Prisoner of the Caucasus

T-72 tank on a plinth in Nagorno-Karabakh. Wikimedia Commons/Creative Commons/Marcin Konsek

Nagorno-Karabakh: a clash of civilizations?

March-April 2017

Later, at the front lines, teenage soldiers were barbecuing snakes and spitting contempt for the Republicans. Why was it that Azerbaijan could attack, attack, attack and all Armenia could ever do was hold its line? It was obvious that the offensives wouldn’t stop until the stakes of the conflict had equaled out. How did they suggest doing that? Marching on Baku, of course. Aliyev wanted war; give him war. Out in the village of T’alish, a few soldiers showed me where an Azerbaijani reconnaissance drone had been brought down by Moscow-supplied rocket systems. One of the more curious aspects of the Nagorno-Karabakh conflict is that, for each and every offensive weapon it sells to Baku, Russia sells the corresponding defensive equipment to Yerevan. The only problem was that many of the new Azerbaijani drones weren’t Russian-made. They were Harop models—kamikaze drones, the first of their kind ever deployed on a battlefield—from Israel; last April, one dematerialized a bus transporting Armenian volunteers, killing seven. The Armenian soldiers pointed to their antique assault rifles and Soviet-era boots. Until now, the balance of war had more or less held. It was unclear how much longer it would.


NAGORNO-KARABAKH has become an increasingly fragile last prop for two regimes that have relentlessly stymied the democratic development of their respective nation-states. As those regimes begin to buckle, the prospect of all-out war increases. To those manning the front lines, the Soviet Union and the Russian language have disappeared as shared legacies. To the political elites who draft them, Nagorno-Karabakh has become a relentless instrument for mobilizing nationalism. When an Armenian minister was mentioned in the Panama Papers, he was nearly forced to resign from office—not for tax evasion, but for being mentioned in the same document as President Aliyev. When the Azeri writer Akram Aylisli addressed the 1980s pogroms of Azerbaijan’s ethnic Armenians in his fiction, the regime revoked his ability to travel to international literary festivals, burnt his books at state-sponsored bonfires and offered $13,000 to any Azeri who would slice off his ear. Not Bosnia, not Cyprus, not even Transnistria are faced by the prospect of the stances of both combatants become more and more extreme with the decades.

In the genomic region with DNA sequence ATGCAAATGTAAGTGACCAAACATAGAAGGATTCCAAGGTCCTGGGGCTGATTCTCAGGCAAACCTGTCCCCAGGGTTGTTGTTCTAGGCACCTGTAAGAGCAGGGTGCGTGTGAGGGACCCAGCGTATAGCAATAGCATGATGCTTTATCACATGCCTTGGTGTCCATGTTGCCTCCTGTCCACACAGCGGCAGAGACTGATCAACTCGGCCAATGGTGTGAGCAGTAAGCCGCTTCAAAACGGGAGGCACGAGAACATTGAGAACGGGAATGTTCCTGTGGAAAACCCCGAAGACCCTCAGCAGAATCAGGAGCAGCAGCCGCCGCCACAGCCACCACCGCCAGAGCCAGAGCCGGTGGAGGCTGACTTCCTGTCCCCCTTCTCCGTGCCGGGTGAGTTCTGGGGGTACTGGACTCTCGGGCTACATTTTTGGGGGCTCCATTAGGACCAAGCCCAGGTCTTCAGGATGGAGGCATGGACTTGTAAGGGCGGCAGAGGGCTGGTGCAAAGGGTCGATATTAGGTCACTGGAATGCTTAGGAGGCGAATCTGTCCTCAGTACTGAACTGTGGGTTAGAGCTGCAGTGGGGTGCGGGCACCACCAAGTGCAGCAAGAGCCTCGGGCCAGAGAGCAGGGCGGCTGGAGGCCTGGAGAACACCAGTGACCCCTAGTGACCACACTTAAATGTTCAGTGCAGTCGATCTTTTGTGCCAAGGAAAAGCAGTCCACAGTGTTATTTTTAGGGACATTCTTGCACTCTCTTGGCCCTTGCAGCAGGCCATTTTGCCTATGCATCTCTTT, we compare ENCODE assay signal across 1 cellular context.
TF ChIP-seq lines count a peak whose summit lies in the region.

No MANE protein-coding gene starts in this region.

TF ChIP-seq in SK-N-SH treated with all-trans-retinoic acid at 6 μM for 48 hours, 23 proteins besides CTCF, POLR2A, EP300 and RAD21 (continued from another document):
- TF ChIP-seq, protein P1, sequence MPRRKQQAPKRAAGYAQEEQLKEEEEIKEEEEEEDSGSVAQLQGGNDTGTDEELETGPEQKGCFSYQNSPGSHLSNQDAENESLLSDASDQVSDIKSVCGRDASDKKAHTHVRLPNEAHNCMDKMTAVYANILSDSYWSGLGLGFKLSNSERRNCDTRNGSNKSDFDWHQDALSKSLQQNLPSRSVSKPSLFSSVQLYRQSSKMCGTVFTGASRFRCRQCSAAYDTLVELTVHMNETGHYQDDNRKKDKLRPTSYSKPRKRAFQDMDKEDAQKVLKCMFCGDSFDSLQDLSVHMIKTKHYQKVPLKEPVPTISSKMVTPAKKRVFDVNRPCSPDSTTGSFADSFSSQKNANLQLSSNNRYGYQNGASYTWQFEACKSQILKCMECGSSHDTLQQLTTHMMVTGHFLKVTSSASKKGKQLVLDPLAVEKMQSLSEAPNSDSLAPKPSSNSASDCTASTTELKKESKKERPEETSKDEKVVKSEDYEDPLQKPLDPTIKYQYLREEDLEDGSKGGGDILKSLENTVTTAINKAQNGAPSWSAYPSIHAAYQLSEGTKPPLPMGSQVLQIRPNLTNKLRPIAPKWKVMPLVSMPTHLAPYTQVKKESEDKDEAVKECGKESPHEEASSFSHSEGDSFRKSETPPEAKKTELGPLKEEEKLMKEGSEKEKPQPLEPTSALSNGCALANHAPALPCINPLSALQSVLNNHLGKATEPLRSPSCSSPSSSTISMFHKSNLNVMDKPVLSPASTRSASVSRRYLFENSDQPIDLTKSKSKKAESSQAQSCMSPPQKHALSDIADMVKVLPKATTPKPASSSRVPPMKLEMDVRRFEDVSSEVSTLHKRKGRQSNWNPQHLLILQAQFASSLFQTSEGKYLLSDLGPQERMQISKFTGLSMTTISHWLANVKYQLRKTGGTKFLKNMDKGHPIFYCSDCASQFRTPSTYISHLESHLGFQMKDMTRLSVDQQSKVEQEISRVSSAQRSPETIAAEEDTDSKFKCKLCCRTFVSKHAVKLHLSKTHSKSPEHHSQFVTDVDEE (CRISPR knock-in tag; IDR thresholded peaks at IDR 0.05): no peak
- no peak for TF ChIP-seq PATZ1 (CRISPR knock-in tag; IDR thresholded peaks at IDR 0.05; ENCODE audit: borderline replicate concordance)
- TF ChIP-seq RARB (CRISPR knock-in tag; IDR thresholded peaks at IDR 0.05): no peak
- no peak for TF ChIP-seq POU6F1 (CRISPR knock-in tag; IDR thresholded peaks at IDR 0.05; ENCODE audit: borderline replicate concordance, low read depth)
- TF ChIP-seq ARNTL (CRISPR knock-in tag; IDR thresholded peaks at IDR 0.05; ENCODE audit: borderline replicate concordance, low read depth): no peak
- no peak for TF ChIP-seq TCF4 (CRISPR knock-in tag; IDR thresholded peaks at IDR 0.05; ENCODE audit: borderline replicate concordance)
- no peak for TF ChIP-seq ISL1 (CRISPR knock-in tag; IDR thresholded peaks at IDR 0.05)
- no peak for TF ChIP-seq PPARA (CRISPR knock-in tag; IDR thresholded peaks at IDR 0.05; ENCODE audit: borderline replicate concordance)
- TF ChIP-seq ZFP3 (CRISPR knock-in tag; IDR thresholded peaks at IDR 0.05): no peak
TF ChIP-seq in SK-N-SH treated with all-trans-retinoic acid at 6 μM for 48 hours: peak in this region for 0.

Still, the most intriguing aspect of Nagorno-Karabakh is its almost uncanny ability to assume the contours of successive conflict narratives. It began like the other wars of post-USSR succession—metonymy for the collapse of centralized power and the reemergence of local nationalisms. It lasted long enough to be consumed in the “ancient hatreds” narrative popularized by the wars of Yugoslav succession. In the 2000s, the conflict was still simmering, only now with European Union enlargement and Putinist expansion providing the backdrop: with Armenia emerging in the forefront of accession talks with Brussels, Nagorno-Karabakh became a front line between a supposedly Western democracy and a Eurasian authoritarian state.

Speaking to villagers in Nagorno-Karabakh, I noticed that the war had taken yet another shape in their minds. In the village of T’alish, Azerbaijani forces entered a house and mutilated the corpses of two elders. Photos surfaced on social media of an Armenian soldier who had been beheaded after capture. Human-rights observers in Yerevan were feverishly drafting reports to be sent to Brussels. Azerbaijan has a radicalization problem! Islamist cells were already working the Northern Caucasus. Wahhabis had now made their way into the Azerbaijani top brass. Those who had actually joined ISIS were given immunity if they went to Nagorno-Karabakh as vigilantes. Brussels, Moscow, Washington: none could afford to ignore this new front against radical Islam.

Alexander Clapp is a journalist based in Istanbul. He is working on a book about Romania.

Image: T-72 tank on a plinth in Nagorno-Karabakh. Wikimedia Commons/Creative Commons/Marcin Konsek

​Editor's Note: This piece has been updated from its original version.